Red Legs.During the early part of the Civil war western Missouri was infested with bands of guerrillas, and it was no uncommon occurrence for some of these lawless gangs to cross the border and commit depredations in Kansas. To guard against these incursions, and otherwise to aid the Union cause, a company of border scouts was formed sometime in the year 1862. As it was an independent organization, never regularly mustered into the United States service, no official record of it has been preserved. The men composing the company became known as "Red Legs," from the fact that they wore leggings of red or tan-colored leather. Wilder, in his Annals of Kansas (p. 956), says it was a secret Union military society, that it was organized in June, 1862, and numbered 163 men, with George H. Hoyt as commander. John M. Dean, who was a member of the company, says it was organized in Oct., 1862. Connelley, in his Quantrill and the Border Wars, says it was organized by Gens. Ewing and Blunt for desperate service along the border, and George W. Martin, secretary of the Kansas Historical Society, in Volume XI of the Kansas Historical Collections (p. 279), says the Red Legs were organized in Dec., 1862, or Jan., 1863, and that there were never less than 50 nor more than 100 of them.
The qualifications for membership in the company were unquestioned loyalty to the Union cause, undaunted courage and the skillful use of the rifle or revolver. Their headquarters were at the "Six-mile House," so called because it was six miles from Wyandotte on the Leavenworth road. This house was erected in the winter of 1860-61 by Joseph A. Bartels, whose son, Theodore, one of the best pistol shots on the border, was a member of the Red Legs. The company was commanded by Capt. George H. Hoyt, the lawyer who defended John Brown at Charleston, Va. Other members were Jack Harvey, a brother of Fred Harvey, of Santa Fe eating house fame; William Hickok, who later became known as "Wild Bill"; Joseph B. Swain, nicknamed "Jeff Davis," afterward captain of Company K. Fifteenth Kansas; "Red" Clark, of Emporia, whom Gen. Ewing said was the best spy he ever had; John M. Dean, who has already been mentioned as one of the organizers; and W. S. Tough, for many years proprietor of the horse market at the Kansas City stock yards. Still others, of less note, were Harry Lee, Newt Morrison, Jack Hays, James Flood, Jerry Malcolm, and Charles Blunt, often called "One-eyed Blunt."
William W. Denison, assistant adjutant-general of Kansas some years after the war, was a private soldier in the Eleventh Kansas, and was one of the detail to enforce Gen. Ewing's General Order No. 11 (q. v.). On that occasion he wore the red leggings of the organization, which came to be recognized as "a badge of desperate service in the Union army." Ewing and Blunt, generals, usually had several of the Red Legs on their pay rolls, where they received often as much as $7 per day on account of the hazardous service they were required to render.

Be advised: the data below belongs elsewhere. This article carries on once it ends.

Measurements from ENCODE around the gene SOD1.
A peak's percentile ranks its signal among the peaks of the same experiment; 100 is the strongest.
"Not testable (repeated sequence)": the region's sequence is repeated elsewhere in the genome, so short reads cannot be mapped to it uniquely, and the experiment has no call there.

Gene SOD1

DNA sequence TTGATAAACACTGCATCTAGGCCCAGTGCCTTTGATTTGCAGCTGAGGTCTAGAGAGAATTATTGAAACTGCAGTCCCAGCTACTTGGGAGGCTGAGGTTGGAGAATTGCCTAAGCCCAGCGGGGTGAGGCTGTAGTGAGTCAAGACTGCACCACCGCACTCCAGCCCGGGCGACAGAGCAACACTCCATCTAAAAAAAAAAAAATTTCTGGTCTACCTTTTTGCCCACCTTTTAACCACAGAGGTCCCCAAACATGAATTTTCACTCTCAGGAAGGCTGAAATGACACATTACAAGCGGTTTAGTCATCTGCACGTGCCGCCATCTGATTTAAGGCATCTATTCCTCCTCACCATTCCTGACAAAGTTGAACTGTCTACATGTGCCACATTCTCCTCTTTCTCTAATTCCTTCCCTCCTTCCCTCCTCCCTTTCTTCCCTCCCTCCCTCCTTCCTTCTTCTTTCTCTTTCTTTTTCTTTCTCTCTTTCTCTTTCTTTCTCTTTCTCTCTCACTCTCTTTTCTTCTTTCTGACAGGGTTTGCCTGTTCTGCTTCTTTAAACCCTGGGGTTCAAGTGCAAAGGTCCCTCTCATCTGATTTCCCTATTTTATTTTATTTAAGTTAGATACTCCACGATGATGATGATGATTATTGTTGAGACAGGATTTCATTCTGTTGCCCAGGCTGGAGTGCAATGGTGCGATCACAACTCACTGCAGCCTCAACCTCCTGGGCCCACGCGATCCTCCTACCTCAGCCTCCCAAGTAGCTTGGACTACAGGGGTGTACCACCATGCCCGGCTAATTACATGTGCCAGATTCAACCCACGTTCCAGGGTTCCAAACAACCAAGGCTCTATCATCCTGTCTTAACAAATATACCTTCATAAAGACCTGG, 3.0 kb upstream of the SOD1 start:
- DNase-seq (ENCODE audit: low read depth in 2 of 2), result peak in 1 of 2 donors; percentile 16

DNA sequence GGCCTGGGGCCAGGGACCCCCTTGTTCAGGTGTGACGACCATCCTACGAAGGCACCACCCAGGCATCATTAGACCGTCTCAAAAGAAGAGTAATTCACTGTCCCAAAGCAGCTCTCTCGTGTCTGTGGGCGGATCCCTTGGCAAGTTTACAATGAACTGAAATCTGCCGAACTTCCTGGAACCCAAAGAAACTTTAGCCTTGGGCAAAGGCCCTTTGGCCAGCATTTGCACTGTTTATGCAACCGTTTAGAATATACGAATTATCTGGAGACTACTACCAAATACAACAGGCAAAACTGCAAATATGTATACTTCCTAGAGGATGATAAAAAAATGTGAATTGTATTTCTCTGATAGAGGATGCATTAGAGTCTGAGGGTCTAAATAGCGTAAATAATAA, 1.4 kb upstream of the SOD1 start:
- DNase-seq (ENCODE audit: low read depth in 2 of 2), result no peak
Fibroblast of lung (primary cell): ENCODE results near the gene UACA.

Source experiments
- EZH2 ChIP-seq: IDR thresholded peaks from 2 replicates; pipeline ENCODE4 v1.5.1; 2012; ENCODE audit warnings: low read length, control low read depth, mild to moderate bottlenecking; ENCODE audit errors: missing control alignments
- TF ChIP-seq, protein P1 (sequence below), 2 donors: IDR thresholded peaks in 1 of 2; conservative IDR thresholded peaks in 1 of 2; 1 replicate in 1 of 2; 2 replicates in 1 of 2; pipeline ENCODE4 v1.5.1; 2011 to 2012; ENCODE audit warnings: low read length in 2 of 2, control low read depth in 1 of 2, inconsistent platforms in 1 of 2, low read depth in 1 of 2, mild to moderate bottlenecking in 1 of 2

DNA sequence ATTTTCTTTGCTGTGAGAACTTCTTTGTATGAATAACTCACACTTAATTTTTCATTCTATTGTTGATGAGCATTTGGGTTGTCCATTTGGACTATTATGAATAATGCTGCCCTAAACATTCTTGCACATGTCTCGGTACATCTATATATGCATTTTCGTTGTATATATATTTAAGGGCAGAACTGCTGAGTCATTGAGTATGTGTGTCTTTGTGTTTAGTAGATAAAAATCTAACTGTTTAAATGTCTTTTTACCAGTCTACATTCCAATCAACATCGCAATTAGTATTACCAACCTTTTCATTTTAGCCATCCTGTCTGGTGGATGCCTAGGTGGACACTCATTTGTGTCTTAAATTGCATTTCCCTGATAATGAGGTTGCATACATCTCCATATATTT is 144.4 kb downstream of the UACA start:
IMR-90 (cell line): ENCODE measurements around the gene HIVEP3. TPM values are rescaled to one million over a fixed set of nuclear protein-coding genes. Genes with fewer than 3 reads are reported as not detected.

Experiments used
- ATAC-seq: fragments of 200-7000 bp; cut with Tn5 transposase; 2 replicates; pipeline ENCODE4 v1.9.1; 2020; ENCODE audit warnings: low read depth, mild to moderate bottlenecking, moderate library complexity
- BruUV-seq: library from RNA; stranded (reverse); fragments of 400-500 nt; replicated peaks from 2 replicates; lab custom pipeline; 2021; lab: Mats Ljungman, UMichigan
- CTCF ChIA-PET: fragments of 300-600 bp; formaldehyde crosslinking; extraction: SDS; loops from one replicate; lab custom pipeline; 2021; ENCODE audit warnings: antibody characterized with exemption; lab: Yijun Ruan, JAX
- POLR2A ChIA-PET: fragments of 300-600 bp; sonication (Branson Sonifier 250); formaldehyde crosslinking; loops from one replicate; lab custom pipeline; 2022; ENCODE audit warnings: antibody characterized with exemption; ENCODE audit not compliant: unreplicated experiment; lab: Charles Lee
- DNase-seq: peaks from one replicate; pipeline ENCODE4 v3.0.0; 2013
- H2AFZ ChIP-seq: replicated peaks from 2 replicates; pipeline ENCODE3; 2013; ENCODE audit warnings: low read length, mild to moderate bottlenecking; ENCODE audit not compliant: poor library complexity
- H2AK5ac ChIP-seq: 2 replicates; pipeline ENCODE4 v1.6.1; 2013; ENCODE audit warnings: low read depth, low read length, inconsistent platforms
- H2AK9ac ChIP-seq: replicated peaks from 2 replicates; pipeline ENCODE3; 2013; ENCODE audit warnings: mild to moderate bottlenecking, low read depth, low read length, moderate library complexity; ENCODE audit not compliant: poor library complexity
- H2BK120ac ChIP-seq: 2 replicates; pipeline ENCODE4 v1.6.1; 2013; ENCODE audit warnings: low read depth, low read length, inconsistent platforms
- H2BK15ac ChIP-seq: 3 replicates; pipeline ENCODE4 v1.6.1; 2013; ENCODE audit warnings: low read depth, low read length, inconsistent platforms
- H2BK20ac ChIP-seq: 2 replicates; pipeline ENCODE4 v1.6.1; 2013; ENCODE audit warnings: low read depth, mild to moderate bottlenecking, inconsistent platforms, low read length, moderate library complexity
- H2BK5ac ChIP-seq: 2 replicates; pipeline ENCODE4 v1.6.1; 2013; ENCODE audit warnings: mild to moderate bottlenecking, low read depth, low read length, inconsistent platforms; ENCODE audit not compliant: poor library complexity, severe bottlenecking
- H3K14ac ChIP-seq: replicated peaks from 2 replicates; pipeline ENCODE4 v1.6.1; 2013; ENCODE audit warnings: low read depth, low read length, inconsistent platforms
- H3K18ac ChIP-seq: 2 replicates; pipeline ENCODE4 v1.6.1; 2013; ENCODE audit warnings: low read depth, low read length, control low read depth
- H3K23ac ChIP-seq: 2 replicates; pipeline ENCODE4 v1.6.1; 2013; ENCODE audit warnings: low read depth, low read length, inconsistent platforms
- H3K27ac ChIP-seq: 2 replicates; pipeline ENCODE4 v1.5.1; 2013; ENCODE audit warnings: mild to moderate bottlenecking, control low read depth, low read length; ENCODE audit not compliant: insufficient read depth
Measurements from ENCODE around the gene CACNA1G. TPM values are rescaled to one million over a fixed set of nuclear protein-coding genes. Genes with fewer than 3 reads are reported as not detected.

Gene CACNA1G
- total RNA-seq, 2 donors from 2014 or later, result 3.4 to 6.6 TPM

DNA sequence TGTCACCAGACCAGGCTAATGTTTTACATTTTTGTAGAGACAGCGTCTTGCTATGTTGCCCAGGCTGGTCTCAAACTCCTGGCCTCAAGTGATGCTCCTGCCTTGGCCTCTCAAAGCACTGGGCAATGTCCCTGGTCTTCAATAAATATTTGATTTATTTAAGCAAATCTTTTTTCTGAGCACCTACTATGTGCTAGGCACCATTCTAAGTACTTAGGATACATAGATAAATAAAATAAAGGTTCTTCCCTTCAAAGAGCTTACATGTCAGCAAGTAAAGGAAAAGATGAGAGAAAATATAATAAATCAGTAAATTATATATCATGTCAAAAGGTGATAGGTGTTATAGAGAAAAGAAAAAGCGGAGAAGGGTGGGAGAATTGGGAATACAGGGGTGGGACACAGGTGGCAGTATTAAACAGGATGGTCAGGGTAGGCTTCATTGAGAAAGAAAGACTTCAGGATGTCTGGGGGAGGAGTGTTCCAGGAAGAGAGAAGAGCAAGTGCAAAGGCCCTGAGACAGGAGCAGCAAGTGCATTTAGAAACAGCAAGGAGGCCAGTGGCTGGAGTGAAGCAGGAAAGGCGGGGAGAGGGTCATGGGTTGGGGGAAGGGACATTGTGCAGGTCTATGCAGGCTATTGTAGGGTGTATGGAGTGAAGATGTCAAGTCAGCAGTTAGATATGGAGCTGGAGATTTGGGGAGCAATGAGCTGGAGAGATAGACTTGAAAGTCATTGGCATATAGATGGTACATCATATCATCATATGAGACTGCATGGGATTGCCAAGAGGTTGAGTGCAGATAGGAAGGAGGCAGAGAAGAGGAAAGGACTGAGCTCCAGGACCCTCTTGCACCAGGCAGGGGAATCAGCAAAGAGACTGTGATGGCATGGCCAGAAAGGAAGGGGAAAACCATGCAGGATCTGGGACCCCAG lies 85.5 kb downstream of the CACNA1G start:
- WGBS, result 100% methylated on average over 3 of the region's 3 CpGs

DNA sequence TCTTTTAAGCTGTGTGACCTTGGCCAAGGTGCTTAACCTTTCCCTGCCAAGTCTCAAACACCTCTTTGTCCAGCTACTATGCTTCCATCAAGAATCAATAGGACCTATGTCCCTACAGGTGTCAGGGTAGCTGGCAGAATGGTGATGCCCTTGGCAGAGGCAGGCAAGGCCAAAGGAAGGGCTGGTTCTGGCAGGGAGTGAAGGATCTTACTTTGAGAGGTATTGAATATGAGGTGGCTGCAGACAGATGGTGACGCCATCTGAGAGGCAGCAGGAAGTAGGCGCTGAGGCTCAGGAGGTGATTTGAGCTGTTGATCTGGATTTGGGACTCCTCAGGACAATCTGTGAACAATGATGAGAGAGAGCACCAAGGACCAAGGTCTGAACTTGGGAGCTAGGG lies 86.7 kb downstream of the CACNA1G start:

In course of time the term "Red Leg" became general along the border. Connelley says: "Every thief who wanted to steal from the Missouri people counterfeited the uniform of the Red Legs and went forth to pillage. This gave the organization a bad name, and much of the plundering done along the border was attributed to them, when, in fact, they did little in that line themselves. There were some bad characters among themvery bad. But they were generally honest and patriotic men. They finally hunted down the men who falsely represented themselves to be Red Legs, and they killed every man found wearing the uniform without authority."
Albert R. Greene, a member of the Ninth Kansas cavalry, was personally acquainted with many of the Red Legs and was also well acquainted with the nature of their service. Concerning them and their work he says: "There was not one of them but performed valuable service for the Union cause, and, so far as I know and believe, always within the rules of civilized warfare. That the organization was disbanded before the close of the war was owing more to the fact that the necessity for its existence had ceased than because a few of its members had thrown off the restraints of discipline. . . . It is enough to say for the propriety and wisdom of such an organization as the Red Legs, that it did more to protect the homes of Kansas than any regiment in the service, and was the organization of all others most dreaded by Quantrill."
Such was the character of the Red Legsmen who knew not the meaning of the word cowardice, and who left their fields and firesides to defend their homes against the irregular and predatory warfare of the guerrilla and the bushwhacker. Like the "Minute Men" of Concord and Lexington, they never hesitated to meet the invader, and when the trying conditions that called the organization into existence had passed most of the members returned to peaceful occupations and became again law-abiding citizens. It is to be regretted that, not being regularly enlisted soldiers, the complete and authentic history of the Red Legs and their deeds of heroism and daring cannot be obtained at this late day.Pages 553-555 from volume II of Kansas: a cyclopedia of state history, embracing events, institutions, industries, counties, cities, towns, prominent persons, etc. ... / with a supplementary volume devoted to selected personal history and reminiscence. Standard Pub. Co. Chicago : 1912. 3 v. in 4. : front., ill., ports.; 28 cm. Vols. I-II edited by Frank W. Blackmar. Transcribed July 2002 by Carolyn Ward.
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